Reported Rapes at FBS Schools Increase 41 Percent on Game Day


The Football Bowl Subdivision is the highest level of collegiate football and consists of some of the biggest public and private institutions in the United States.

At these institutions, football home games consume the entire campus and one of the ugly consequences is a rise in reported rapes.

For their study, the National Bureau of Economic Research compiled data from the FBI as well as 138 local and campus police forces, according to The Huffington Post. The NBER looked at reported rapes on 96 campuses of schools with an NCAA Division 1 football program, 55 of which from the FBS and 41 from the Football Championship Subdivision.

Schools in the FBS experienced a 41 percent spike in reported rapes when the football team played a home game. At schools with teams playing in the FCS, a lower level of competition in Div. 1, reported rapes rose by about 31 percent. The report found no such increase at schools with Div. 2 or 3 football programs.

The FBS, particularly the Power 5 conferences, generates billions of dollars every season in tickets, memorabilia, and massive television contracts. With so much attention being paid these football games, there is usually a large number of outsiders coming to campus on a home game.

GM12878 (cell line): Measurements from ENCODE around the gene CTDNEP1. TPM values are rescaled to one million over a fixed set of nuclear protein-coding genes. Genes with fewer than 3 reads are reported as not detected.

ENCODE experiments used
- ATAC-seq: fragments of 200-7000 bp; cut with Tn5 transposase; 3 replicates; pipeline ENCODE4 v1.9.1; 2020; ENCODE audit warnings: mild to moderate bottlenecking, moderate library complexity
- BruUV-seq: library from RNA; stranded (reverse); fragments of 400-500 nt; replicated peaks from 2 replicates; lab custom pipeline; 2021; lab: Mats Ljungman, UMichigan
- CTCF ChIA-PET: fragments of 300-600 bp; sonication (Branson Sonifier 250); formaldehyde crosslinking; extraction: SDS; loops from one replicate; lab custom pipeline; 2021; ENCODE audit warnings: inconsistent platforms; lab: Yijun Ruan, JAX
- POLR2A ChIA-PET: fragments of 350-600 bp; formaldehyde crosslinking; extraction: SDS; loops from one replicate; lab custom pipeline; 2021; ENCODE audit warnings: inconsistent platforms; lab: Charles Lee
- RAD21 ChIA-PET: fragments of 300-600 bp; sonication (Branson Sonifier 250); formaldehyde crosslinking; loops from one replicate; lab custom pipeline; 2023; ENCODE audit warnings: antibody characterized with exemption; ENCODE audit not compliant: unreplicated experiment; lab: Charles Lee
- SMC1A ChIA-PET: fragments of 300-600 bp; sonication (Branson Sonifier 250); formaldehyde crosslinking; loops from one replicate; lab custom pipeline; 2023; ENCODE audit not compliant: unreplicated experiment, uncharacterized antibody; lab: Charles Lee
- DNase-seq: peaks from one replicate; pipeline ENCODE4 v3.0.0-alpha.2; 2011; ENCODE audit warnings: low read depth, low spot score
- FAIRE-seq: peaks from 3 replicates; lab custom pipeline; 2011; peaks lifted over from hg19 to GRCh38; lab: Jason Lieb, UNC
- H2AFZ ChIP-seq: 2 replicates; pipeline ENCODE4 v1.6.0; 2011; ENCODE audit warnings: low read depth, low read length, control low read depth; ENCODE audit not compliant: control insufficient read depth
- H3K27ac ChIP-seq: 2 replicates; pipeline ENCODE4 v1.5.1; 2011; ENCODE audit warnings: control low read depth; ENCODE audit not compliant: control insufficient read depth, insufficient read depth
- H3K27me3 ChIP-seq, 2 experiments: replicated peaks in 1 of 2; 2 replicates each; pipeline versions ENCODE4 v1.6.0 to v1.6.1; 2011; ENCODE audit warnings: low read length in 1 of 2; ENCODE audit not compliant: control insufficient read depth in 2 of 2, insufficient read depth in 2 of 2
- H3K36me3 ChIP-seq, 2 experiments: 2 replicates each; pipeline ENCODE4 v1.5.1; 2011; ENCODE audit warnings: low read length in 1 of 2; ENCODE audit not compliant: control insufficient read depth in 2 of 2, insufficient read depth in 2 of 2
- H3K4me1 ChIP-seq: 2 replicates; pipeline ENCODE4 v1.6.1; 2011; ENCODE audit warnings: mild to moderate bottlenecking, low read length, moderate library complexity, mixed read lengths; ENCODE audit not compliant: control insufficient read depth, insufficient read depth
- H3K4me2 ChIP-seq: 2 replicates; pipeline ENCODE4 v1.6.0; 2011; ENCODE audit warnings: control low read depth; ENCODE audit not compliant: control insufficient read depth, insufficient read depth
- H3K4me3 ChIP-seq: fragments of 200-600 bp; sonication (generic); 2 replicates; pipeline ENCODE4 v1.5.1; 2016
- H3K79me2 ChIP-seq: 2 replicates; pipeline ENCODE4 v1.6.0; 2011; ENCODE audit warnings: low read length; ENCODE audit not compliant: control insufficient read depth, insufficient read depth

The NBER found the amount of reported rapes involving a perpetrator the victim does not know to rise by 61 percent. Previous research on campus sexual assault has indicated women in college know their rapist nine times out of 10, The HP noted.

"What we really wanted to do in this study is to quantify the degree to which partying and alcohol consumption actually cause increases in reports of rape, and that's why we decide to investigate the effects of Division I football games," Jason Lindo, an associate professor of economics at Texas A&M University who co-authored the study, told The HP.

The study shows how rape culture on college campuses collides with football culture, especially at schools nationally noted for their football teams. Lisa Maatz, vice president of government relations for the American Association Of University Women, argued the data should not be considered a college or a football problem.

"[The problem] is just rape culture overall, and that's not exclusive by any stretch to college campuses," she told The HP. "It's an important area of research but it does not solve the problem or answer all the questions."

(Source: Huffington Post)

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